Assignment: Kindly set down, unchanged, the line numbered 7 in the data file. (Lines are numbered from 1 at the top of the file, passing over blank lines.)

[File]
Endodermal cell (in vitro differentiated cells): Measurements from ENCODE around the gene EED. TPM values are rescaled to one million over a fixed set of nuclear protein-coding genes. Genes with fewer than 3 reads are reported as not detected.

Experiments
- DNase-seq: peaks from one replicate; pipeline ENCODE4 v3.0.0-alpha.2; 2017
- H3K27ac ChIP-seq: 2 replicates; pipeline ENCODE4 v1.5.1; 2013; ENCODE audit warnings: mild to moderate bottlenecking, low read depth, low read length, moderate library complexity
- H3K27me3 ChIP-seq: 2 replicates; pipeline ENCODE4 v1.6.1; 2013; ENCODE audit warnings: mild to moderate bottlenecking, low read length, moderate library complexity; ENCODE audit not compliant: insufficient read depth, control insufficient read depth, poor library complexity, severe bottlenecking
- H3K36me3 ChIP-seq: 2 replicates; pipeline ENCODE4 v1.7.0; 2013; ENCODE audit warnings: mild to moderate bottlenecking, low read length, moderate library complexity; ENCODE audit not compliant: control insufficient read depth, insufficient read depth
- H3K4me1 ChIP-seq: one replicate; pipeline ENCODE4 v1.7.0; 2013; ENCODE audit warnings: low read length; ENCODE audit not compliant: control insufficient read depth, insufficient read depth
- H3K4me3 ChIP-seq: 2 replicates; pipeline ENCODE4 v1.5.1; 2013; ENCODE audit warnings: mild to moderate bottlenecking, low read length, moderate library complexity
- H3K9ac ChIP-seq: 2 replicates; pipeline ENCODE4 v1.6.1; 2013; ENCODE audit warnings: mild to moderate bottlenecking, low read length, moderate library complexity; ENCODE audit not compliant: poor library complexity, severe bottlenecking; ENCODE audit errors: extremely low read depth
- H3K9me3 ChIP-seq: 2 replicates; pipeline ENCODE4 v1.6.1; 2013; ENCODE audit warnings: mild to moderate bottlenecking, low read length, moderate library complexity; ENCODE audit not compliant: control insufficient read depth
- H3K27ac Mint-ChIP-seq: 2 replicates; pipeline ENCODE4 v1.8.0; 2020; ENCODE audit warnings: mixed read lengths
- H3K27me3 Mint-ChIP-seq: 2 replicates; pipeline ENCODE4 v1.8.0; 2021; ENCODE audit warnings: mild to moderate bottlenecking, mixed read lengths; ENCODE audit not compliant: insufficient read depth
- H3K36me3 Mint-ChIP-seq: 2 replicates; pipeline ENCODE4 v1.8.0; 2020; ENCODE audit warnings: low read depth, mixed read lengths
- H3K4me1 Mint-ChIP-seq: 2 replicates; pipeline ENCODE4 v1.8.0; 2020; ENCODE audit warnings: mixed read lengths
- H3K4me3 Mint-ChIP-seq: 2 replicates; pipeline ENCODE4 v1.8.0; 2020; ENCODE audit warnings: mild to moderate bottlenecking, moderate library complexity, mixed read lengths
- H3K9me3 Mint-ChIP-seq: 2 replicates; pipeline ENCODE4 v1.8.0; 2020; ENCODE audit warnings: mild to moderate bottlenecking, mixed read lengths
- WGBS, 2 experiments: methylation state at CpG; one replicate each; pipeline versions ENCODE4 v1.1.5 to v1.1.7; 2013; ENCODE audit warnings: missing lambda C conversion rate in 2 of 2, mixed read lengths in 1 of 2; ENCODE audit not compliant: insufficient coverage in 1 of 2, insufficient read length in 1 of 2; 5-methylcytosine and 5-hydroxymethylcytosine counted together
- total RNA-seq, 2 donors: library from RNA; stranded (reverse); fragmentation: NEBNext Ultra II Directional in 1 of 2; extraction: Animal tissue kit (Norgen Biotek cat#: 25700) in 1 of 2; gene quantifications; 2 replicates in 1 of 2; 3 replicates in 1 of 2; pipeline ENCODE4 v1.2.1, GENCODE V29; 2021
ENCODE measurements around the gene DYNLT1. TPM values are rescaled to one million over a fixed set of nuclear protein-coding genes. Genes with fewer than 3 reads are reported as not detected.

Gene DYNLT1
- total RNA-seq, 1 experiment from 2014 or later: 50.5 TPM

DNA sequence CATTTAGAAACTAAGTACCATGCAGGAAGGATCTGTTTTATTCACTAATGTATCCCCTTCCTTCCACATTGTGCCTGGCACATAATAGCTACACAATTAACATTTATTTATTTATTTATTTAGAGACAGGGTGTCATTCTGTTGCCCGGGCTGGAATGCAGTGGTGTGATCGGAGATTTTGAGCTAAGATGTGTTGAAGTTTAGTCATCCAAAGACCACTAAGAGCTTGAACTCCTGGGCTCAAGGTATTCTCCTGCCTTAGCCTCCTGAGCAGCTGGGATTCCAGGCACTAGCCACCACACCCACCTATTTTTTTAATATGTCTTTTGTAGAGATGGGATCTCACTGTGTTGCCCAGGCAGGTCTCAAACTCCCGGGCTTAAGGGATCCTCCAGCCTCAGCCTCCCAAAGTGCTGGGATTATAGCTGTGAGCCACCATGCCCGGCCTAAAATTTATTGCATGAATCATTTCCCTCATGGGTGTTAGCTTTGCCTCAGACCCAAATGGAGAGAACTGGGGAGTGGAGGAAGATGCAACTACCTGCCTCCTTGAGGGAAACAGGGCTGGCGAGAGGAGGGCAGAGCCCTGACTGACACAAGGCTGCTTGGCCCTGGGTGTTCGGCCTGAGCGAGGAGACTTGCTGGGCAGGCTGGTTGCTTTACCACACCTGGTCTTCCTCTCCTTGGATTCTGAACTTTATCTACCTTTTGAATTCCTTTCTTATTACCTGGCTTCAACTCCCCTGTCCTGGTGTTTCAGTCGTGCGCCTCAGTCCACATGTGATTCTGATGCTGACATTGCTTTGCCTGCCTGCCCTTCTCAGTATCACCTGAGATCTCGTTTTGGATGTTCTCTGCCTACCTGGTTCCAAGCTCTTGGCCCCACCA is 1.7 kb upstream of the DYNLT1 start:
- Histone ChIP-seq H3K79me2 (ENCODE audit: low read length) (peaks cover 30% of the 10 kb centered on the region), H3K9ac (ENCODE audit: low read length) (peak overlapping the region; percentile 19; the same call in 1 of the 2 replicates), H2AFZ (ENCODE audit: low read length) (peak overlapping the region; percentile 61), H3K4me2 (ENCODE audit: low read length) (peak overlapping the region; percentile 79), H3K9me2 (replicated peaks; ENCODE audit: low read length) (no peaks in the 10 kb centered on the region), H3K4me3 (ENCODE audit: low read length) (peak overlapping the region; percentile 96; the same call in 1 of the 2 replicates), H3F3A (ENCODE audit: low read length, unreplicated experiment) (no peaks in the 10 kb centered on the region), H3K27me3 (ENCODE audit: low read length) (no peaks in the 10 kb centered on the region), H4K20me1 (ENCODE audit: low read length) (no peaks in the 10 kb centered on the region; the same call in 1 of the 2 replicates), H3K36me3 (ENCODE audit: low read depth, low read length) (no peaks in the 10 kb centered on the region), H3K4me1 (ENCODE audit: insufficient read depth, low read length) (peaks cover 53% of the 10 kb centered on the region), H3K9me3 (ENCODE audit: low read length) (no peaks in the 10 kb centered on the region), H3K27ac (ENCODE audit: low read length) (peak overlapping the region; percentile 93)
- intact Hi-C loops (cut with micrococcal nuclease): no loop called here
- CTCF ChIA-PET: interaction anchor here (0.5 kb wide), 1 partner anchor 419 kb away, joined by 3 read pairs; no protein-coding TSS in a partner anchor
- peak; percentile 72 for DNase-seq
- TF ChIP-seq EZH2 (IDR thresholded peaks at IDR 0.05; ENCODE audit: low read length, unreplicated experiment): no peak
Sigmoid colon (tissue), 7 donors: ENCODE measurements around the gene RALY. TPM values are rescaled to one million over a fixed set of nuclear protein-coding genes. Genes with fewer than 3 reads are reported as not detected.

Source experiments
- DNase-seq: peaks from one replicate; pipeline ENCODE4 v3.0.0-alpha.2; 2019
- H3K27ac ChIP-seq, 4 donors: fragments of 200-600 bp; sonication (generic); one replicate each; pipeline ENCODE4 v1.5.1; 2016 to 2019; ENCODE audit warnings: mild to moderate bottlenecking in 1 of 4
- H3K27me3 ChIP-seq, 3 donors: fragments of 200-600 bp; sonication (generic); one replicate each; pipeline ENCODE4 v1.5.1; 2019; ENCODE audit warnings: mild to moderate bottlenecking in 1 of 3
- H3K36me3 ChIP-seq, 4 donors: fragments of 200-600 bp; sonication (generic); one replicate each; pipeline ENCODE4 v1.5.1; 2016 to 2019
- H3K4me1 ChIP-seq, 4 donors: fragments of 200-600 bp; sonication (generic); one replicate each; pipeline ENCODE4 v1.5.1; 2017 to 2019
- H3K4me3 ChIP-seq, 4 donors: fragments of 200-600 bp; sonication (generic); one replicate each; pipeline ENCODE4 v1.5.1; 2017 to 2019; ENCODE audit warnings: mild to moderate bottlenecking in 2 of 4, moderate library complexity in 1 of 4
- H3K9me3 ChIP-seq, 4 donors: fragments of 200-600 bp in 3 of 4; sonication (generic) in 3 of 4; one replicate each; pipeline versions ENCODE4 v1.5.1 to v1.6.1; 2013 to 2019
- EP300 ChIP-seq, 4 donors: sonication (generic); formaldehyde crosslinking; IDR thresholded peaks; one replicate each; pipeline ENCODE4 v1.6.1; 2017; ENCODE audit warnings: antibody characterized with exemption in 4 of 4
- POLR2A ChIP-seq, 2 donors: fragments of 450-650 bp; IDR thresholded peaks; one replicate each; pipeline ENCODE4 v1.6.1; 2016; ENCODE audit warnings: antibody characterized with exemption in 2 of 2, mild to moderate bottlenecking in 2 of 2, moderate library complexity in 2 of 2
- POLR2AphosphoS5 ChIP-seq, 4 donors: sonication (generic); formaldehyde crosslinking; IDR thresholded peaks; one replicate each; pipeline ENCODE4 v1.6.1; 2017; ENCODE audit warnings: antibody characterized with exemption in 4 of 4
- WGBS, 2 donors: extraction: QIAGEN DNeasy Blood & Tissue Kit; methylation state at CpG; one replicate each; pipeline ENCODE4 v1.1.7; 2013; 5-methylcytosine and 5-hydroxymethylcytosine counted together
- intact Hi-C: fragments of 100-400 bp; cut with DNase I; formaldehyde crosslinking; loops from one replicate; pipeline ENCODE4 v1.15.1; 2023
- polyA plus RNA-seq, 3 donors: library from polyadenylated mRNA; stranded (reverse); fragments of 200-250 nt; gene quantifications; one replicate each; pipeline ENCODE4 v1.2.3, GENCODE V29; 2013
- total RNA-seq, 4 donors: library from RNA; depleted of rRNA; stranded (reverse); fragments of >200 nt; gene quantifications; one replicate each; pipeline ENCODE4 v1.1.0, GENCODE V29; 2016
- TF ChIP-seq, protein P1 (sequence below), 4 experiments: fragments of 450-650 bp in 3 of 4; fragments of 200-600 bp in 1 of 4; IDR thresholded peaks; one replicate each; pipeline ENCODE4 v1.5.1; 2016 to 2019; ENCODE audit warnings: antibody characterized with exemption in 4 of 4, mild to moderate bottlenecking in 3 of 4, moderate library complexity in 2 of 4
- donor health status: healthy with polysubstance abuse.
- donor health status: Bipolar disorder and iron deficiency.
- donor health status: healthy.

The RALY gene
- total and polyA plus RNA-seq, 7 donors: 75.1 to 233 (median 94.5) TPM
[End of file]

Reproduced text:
- H3K4me1 ChIP-seq: one replicate; pipeline ENCODE4 v1.7.0; 2013; ENCODE audit warnings: low read length; ENCODE audit not compliant: control insufficient read depth, insufficient read depth